Watching birds feed on the seeds is entertaining from the motion they cause when loosing balance to the stalks moving in the wind. Finches alight on verbena-on-a-stick (Verbena bonarienis), purple coneflowers (Echineaca purpurea) and phlox, resulting in wobbling, in-the-air antics.


A hummingbird hovers contently while sipping from bee balm.
 

You can also attract birds with man-made feeders. Certain feeders will allow multiple birds to alight at once. It is not unusual to see a mix of bird species feeding on the same feed. Black-oil sunflower seeds will attract the greatest variety of birds to your feeder, including cardinals, nuthatches and finches. For brown thrashers use a ground-level, tray-type feeder.

Put out peanuts and wait for the woodpeckers you probably didn’t even know you had come to feed. Taking seeds, filling their bellies and coming and going from the feeders, brings hours of pleasure watching the birds as they move about.

Hummingbirds are also fun. Catch them during the spring, summer and fall before they migrate south. They will stop in mid-air to sip from nectar rich flowers. Adding nectar feeders filled with clear sugar water will invite hummingbirds to your garden. Use 1 part sugar to 4 parts water. Cannas, Turk’s cap lilies (Malvavisus drummondii), bee balm (Monarda), salvias and many other trumpet shaped flowers will bring hummingbirds to your garden.

 

Left: The pink-spotted hawkmoth moves at night. Right: Butterflies move in the garden from flower to flower.
 

Insects Inspecting
Growing plants to attract butterflies will lead to butterfly arrival – flirting, floating and flying from flower to flower. The garden moves with life day and night with moths, bees, wasps, praying mantises and beetles. Zinnias, lantana, Joe-Pye weed and other umbel-shaped flower heads act as a landing pad for the butterflies to alight.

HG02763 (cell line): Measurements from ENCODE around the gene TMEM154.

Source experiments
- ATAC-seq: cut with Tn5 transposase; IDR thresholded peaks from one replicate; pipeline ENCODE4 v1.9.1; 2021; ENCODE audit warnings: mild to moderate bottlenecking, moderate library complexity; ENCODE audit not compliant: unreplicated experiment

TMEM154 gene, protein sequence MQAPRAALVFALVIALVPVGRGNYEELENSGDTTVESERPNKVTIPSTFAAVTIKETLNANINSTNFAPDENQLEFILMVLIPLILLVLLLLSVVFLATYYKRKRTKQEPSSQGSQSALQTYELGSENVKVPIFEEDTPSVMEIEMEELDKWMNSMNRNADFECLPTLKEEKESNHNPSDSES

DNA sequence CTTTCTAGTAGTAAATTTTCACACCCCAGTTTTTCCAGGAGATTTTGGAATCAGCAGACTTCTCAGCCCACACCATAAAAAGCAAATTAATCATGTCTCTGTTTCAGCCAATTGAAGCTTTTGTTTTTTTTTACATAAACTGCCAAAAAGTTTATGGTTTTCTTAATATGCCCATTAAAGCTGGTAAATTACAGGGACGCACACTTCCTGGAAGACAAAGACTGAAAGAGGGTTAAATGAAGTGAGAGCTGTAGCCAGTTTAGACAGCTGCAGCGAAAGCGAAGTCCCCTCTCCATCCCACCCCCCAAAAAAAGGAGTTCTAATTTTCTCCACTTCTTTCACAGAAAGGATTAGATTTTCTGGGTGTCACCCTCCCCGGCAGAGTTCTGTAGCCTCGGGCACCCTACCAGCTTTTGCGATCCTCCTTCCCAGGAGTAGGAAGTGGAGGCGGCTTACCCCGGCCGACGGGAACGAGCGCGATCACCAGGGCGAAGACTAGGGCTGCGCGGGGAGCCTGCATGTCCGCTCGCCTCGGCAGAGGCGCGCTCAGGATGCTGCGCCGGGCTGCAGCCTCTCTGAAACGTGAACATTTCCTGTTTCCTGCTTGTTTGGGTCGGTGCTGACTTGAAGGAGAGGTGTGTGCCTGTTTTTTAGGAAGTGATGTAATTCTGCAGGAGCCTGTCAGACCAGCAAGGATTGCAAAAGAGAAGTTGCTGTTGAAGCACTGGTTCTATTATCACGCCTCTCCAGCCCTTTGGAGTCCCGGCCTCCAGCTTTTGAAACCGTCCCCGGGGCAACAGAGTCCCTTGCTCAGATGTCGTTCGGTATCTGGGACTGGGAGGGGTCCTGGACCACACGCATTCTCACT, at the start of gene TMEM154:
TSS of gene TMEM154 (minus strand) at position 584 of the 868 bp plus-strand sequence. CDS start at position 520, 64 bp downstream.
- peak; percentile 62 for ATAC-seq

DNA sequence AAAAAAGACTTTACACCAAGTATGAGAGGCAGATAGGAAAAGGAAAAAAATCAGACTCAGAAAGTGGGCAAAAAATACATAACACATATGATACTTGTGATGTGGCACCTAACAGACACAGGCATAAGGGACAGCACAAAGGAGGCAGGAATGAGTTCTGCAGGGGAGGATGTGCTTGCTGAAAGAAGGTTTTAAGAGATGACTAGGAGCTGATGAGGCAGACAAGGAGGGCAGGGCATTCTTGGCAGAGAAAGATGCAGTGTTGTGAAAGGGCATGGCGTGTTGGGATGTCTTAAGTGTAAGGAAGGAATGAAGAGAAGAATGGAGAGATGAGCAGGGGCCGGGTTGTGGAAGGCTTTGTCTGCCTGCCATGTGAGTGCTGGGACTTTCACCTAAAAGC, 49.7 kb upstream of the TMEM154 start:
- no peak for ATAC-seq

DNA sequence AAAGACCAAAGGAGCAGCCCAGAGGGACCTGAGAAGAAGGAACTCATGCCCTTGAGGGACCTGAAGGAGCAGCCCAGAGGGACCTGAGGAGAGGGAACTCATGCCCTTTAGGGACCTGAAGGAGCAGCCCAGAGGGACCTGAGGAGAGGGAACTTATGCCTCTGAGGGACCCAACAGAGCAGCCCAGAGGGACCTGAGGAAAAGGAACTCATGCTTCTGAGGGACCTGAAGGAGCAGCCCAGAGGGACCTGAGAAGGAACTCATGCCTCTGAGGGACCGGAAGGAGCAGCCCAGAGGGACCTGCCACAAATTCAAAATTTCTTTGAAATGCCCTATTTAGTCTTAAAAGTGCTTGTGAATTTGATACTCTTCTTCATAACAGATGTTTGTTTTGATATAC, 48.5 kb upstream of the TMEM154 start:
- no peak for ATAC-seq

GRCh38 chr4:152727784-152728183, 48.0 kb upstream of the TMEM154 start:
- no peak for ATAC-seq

Basils, if left to flower, will also bring in bees, as will salvias, lavender, rosemary, crossvine and many more pollen-producing flower heads.


The American flag ready for a breeze.
 

Whirligigs, Flags and Wind Chimes
Accents that go round and round, wave in the wind and chime with the breeze all add movement in your garden.

Whirligigs will add motion to your garden, and a lot of charm to boot. Found in as many shapes as there is imagination, whirligigs make the most of the wind.

The American flag is the flag icon for movement and glory in the garden. Hanging on the front porch column, surrounded by germaniums and shrubs, it proudly waves in the wind.

Don’t forget wind chimes. From tiny ones that sound like Tinkerbell’s wand to large ones that chime with deep tones in major winds, chimes are sure to charm.


Invite kids to the garden to add movement.


Children Playing
Backyard play is the American way. Whether in your own yard, a park, at grandma’s house, or a neighbor’s yard, a space to run and be free is what a kid needs.

When kicking a ball, playing tag and chasing fireflies, children’s precious movements bring life to the garden. Give kids a little freedom in your garden and they’ll delight in their ability to roam freely in outdoor spaces.


Placement
Locate your movement makers where they can be observed. Place a fountain where it can be seen from the front window. Plant nectar-rich plants near the back porch where you can see the movement they bring while sipping an iced tea. Add grasses along the driveway to bend hello as you come home.

If none of these suit you, just add a whirligig at the front door where you will be sure to readily witness wind in motion.

 

A version of this article appeared in Carolina Gardener Volume 23 Number 2.
Photography courtesy of Helen Yoest, Troy B. Marden, Frank Leung, and istockphoto.com/BirdImages.